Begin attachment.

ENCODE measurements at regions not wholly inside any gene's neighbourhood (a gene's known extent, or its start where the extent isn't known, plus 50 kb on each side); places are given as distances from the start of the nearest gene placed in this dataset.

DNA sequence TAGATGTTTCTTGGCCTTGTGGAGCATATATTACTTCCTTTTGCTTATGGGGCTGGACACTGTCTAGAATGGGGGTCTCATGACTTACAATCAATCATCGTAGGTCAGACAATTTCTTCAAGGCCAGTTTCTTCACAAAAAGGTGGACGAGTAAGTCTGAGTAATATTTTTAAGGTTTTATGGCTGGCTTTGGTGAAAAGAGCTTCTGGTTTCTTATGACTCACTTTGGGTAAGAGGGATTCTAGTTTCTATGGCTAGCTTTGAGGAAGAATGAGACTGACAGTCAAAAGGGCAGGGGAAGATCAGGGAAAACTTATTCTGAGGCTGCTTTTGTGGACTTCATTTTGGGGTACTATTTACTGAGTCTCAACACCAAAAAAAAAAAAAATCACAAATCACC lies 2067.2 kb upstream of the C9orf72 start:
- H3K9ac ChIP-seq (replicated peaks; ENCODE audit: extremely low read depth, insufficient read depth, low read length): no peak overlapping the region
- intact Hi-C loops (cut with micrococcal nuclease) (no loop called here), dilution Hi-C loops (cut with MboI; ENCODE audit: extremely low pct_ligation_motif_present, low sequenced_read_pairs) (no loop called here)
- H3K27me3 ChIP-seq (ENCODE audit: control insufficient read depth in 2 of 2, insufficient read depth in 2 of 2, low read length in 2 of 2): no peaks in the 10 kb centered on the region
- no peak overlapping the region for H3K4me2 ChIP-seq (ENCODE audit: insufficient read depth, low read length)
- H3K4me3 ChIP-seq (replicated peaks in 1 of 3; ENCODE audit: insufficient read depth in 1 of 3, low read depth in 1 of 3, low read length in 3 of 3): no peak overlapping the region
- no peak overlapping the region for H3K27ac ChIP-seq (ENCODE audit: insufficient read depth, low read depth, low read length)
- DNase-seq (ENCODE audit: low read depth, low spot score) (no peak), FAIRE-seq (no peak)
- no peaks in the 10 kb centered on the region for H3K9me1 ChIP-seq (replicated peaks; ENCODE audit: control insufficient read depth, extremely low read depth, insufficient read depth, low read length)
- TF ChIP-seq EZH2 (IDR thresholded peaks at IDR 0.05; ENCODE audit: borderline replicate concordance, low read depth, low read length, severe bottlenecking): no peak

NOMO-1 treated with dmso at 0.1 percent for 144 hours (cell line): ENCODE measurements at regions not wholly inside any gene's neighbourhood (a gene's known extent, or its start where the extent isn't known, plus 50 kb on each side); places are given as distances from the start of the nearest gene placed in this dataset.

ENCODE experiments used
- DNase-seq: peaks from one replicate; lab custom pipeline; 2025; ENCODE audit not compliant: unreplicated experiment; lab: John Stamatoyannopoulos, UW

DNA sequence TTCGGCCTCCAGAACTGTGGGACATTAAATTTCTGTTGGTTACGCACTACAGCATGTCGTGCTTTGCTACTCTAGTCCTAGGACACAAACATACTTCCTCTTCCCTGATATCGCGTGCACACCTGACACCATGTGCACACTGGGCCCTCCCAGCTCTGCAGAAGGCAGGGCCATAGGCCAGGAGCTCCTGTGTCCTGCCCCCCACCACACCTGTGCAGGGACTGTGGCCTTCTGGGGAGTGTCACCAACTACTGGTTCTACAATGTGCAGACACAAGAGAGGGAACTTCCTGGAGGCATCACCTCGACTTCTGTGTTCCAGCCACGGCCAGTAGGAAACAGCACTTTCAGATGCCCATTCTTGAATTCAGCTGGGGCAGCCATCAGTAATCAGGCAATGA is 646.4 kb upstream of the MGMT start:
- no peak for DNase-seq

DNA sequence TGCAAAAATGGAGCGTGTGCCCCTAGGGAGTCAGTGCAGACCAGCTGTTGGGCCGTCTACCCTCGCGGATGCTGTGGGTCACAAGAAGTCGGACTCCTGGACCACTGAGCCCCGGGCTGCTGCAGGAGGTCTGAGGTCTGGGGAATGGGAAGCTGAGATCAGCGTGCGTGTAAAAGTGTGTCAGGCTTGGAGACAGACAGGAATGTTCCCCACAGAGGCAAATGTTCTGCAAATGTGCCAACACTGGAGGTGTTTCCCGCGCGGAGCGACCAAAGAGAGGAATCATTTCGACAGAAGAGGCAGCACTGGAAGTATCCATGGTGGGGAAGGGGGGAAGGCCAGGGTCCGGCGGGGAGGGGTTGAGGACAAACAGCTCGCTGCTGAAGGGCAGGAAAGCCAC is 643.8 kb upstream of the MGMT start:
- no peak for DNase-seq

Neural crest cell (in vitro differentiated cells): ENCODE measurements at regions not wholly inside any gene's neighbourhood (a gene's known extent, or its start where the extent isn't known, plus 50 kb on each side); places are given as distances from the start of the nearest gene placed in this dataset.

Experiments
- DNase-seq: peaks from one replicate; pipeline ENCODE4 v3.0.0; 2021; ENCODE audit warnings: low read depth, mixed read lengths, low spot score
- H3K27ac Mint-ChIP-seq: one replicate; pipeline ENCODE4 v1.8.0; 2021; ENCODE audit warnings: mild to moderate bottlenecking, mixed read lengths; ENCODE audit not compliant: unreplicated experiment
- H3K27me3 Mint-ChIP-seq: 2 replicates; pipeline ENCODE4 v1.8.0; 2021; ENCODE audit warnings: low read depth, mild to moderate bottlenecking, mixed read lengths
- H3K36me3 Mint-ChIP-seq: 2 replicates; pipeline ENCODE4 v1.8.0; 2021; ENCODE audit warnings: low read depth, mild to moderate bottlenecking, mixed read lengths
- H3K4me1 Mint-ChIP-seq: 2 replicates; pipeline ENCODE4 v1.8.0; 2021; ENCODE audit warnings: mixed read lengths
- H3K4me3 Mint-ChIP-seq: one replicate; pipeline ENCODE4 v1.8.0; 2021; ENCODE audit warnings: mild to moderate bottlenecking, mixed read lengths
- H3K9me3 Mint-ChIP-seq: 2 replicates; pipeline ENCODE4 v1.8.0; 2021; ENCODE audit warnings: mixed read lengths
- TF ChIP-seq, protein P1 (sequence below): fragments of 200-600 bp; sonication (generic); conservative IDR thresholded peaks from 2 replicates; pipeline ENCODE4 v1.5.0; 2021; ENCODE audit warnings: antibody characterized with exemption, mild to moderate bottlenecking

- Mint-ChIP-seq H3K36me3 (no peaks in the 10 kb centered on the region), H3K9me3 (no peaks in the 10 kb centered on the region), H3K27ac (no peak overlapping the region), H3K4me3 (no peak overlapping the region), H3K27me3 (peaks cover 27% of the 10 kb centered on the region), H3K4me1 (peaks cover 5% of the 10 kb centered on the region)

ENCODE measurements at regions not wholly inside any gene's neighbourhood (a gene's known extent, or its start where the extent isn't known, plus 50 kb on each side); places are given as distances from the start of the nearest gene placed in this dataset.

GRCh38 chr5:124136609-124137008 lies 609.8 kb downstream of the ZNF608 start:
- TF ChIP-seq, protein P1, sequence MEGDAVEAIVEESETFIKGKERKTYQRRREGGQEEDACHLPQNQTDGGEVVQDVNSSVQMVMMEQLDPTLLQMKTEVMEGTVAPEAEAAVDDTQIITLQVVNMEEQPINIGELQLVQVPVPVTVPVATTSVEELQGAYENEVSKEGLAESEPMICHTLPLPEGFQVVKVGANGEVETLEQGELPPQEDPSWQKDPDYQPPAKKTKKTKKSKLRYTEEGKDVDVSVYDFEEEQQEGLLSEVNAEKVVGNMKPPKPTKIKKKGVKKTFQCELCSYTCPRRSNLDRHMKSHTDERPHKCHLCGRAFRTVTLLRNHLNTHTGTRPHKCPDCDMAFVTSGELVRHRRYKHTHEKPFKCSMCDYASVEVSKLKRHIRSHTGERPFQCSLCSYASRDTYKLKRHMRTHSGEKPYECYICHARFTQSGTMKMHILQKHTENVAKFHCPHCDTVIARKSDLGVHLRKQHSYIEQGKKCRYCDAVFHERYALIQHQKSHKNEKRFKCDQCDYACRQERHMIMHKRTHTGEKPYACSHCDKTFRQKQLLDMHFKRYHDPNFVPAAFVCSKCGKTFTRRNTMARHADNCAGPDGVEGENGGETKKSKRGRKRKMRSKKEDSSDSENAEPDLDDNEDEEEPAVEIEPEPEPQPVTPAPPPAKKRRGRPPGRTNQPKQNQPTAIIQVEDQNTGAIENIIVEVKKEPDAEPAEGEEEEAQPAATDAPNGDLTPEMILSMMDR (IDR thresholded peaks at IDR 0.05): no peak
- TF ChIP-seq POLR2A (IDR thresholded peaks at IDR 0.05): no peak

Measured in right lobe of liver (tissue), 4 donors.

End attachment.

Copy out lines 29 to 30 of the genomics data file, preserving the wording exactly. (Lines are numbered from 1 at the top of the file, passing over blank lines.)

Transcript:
- Mint-ChIP-seq H3K36me3 (no peaks in the 10 kb centered on the region), H3K9me3 (no peaks in the 10 kb centered on the region), H3K27ac (no peak overlapping the region), H3K4me3 (no peak overlapping the region), H3K27me3 (peaks cover 27% of the 10 kb centered on the region), H3K4me1 (peaks cover 5% of the 10 kb centered on the region)

ENCODE measurements at regions not wholly inside any gene's neighbourhood (a gene's known extent, or its start where the extent isn't known, plus 50 kb on each side); places are given as distances from the start of the nearest gene placed in this dataset.